Tuesday, October 04, 2011

Who Do They Say You Are?

Then Jesus came from Galilee to the Jordan to John, to be baptized by him . . . and when Jesus was baptized, immediately he went up from the water, and behold, the heavens were opened to him, and he saw the Spirit of God descending like a dove and coming to rest on him; and behold, a voice from heaven said, “This is my beloved Son, with whom I am well pleased.” Matthew 3:13–17

What emotion does God feel when he thinks about you? What stirs in his heart when you come to his mind? Your identity, and all that’s connected with identity, flows from your answer to that question.

The reality is that the one who makes something always knows best the thing that has been made, whether it is a car or a poem, a painting, a building or even a person. Your identity only truly can come from the one who created you, your maker, and your sustainer, the only one who fully knows you and fully loves you. Our lives are full of voices that try and tell us who we are, what we should be, where our value comes from. These voices drown out the voice of God. Most of us are really never still, we don’t set aside time to listen God’s voice. So, we don’t hear it -- we can’t hear it -- we drift, untethered from whom we really are.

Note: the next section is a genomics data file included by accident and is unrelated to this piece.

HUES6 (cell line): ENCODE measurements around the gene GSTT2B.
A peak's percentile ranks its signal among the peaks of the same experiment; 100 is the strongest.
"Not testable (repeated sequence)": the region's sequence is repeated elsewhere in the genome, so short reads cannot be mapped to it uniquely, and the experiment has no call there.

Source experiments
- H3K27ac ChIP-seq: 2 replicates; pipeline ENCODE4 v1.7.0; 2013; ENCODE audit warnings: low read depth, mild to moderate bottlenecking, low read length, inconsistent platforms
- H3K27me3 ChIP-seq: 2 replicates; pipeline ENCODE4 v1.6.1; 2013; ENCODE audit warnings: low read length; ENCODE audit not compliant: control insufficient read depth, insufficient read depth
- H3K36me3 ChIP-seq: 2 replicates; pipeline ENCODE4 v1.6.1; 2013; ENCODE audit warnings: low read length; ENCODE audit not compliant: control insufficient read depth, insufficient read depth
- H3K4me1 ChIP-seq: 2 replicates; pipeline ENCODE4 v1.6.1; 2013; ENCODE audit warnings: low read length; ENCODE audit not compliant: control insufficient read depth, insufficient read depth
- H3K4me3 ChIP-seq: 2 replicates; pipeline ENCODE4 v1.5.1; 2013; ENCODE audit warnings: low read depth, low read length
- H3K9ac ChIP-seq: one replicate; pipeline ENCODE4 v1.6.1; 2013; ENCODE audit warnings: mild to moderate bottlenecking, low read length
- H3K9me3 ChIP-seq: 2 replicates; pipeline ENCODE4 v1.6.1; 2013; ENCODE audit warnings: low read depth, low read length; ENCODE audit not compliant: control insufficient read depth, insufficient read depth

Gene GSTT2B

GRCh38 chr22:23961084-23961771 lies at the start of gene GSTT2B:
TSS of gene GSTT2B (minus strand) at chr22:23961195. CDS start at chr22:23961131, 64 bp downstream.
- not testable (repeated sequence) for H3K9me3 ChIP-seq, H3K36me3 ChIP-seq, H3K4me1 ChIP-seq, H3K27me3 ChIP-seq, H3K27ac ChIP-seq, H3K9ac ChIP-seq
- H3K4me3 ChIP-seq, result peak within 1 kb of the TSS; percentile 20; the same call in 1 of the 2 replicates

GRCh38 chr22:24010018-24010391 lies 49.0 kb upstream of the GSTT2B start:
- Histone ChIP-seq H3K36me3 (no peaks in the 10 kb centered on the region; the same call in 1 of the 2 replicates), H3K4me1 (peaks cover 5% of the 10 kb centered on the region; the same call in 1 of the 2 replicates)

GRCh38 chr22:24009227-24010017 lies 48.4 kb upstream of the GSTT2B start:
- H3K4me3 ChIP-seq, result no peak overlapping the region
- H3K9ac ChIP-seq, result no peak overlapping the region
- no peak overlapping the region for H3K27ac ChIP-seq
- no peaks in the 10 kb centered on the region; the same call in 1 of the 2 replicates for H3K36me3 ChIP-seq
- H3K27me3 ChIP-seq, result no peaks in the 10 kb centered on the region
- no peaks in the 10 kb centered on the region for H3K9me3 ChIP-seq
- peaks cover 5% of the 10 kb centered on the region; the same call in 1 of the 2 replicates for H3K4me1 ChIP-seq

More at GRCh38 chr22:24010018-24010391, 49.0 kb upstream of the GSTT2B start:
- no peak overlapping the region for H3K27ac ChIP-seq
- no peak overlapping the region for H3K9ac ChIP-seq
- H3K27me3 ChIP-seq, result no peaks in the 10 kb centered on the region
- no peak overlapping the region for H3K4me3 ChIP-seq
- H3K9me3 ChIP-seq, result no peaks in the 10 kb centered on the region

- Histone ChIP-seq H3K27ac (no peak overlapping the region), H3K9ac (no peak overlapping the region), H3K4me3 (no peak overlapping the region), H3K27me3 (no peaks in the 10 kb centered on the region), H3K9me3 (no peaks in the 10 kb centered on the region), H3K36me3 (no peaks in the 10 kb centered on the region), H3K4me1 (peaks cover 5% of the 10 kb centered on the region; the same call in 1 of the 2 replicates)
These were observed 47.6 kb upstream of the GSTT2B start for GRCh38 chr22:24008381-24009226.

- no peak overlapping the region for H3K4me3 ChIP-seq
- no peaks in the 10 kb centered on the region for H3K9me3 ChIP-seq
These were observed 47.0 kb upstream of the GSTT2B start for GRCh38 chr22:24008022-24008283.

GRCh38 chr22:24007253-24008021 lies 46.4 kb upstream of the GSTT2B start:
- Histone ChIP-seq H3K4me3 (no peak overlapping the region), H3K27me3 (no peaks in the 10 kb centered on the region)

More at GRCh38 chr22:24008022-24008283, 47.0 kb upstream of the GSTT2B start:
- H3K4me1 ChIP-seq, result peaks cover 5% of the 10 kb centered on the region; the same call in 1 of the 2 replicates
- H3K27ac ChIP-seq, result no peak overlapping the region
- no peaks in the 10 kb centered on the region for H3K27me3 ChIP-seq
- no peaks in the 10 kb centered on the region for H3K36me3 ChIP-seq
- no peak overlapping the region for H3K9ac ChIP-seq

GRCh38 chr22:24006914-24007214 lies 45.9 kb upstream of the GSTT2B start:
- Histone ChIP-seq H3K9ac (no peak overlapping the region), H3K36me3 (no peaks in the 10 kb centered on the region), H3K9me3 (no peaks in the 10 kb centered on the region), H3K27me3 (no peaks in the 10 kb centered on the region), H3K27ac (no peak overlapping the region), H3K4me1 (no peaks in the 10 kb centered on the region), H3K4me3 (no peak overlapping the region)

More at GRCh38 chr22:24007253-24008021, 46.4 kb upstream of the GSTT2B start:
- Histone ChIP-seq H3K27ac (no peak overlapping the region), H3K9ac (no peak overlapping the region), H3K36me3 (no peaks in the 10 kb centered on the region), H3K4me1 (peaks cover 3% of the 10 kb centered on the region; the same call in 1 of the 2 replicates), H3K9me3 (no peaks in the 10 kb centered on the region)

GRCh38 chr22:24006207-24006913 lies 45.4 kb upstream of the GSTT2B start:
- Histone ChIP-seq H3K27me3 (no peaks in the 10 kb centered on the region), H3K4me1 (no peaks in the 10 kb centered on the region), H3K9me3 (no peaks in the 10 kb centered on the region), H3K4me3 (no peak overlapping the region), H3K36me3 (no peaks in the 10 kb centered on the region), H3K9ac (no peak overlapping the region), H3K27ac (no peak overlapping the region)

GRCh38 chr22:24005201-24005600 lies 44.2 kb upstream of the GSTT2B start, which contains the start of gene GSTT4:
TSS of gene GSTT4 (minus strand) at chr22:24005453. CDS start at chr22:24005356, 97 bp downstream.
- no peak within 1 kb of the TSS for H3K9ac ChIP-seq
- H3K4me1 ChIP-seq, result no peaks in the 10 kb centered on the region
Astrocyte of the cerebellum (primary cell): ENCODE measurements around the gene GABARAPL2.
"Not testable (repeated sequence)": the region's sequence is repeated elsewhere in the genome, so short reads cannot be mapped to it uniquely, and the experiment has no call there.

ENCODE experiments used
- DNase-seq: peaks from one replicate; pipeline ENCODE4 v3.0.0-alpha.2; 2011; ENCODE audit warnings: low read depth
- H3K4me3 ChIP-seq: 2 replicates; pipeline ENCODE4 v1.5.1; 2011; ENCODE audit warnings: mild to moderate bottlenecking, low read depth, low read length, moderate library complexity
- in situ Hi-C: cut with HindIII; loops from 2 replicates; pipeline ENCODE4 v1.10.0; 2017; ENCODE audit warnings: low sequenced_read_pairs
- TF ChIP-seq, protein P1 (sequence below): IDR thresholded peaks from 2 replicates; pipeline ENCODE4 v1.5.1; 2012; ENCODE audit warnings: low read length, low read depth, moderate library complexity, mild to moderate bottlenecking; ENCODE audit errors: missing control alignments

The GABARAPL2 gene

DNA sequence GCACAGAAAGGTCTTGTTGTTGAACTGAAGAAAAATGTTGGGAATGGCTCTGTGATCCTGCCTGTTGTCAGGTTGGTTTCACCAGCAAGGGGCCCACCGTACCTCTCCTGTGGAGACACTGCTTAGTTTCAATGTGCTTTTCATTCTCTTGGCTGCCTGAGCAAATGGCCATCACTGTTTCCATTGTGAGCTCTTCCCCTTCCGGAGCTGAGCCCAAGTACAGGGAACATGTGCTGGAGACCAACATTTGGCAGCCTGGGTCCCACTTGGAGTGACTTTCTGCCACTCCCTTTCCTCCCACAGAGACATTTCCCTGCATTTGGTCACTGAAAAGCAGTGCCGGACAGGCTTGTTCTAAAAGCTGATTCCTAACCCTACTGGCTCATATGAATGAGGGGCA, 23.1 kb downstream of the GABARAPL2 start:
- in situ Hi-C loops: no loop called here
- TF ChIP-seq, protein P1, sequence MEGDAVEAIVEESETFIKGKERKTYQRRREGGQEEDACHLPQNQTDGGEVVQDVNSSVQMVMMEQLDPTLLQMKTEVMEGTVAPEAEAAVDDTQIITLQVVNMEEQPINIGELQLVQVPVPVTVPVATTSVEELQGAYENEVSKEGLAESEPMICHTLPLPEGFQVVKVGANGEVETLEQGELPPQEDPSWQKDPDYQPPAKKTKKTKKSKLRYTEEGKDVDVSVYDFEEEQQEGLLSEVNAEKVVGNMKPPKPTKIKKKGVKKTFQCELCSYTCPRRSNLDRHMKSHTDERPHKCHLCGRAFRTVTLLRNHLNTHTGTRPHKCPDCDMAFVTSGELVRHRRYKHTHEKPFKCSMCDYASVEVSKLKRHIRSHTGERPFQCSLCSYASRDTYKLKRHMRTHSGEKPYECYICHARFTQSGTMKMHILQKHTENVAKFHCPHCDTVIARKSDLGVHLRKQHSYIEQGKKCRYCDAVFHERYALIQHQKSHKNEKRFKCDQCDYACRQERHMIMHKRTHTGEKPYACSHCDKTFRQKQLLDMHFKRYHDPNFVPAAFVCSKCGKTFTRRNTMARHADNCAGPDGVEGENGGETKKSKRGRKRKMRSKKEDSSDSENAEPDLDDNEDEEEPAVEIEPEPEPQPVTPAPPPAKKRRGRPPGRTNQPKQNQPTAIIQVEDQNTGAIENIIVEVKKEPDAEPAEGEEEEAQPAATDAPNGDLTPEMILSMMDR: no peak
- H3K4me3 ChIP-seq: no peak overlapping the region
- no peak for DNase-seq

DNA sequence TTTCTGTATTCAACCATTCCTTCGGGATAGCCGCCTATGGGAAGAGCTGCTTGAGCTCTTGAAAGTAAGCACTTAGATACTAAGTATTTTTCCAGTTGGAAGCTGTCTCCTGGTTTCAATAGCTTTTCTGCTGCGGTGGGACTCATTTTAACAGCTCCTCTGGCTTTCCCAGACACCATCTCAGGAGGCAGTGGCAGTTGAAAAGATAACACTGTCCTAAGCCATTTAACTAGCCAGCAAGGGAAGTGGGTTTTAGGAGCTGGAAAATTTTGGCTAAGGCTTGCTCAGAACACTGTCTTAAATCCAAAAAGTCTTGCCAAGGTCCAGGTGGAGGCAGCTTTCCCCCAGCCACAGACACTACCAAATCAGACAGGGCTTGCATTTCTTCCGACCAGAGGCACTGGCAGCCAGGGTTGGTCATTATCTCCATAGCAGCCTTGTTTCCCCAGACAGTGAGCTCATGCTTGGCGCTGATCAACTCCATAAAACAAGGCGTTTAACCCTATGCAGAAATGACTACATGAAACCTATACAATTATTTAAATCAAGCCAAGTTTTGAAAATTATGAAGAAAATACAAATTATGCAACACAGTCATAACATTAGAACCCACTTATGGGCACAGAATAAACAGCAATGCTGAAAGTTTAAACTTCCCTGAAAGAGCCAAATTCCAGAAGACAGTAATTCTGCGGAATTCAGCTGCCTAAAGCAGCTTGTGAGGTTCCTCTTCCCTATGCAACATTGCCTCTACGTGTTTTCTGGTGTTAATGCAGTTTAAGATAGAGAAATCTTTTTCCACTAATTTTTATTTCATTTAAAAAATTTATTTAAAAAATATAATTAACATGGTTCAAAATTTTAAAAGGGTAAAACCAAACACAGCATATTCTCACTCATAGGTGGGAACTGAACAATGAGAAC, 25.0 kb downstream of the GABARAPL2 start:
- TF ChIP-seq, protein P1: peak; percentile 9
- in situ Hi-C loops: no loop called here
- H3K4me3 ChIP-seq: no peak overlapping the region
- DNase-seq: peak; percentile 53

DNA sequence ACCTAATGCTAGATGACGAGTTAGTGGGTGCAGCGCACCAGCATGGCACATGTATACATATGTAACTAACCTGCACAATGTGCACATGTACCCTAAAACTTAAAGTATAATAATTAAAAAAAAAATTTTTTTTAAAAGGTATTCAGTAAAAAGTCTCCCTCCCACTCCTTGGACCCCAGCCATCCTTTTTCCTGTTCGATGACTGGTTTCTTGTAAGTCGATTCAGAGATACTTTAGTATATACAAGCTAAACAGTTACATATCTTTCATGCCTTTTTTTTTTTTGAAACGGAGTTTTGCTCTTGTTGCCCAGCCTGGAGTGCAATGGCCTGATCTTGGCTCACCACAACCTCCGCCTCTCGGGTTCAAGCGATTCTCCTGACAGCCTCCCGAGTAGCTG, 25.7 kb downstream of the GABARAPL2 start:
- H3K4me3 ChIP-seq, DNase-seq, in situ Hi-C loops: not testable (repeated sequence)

The reality is that God is madly in love with you. He calls you to himself; calls you to hear that love. God invites you, “Be still and know that I am God.” (Psalm 46:10) But, how often are you still? Stillness does not come naturally to most people. Stillness and silence take practice. It takes intentionally setting aside times to be still and silent. The practice of solitude and silence is one way to allow God’s Spirit to descend upon you and confirm this love.

- Think through the words that God the Father spoke to Jesus in the passage above. Dwell on the word “beloved.” Why did God choose to say that? What do you think Jesus felt when he heard these words? Can you imagine God saying this about you? What does it mean for you to be beloved by him? In what ways can this belovedness impact your own feeling of mission in the world? What else does this passage unearth for you? How can it point to a deeper sense of his love for you? How does his belovedness give you identity? What tempts you away from your identity in God’s love?

Only with the love of God can we face the temptation to leave who we are in order to settle for a lesser good and a false identity.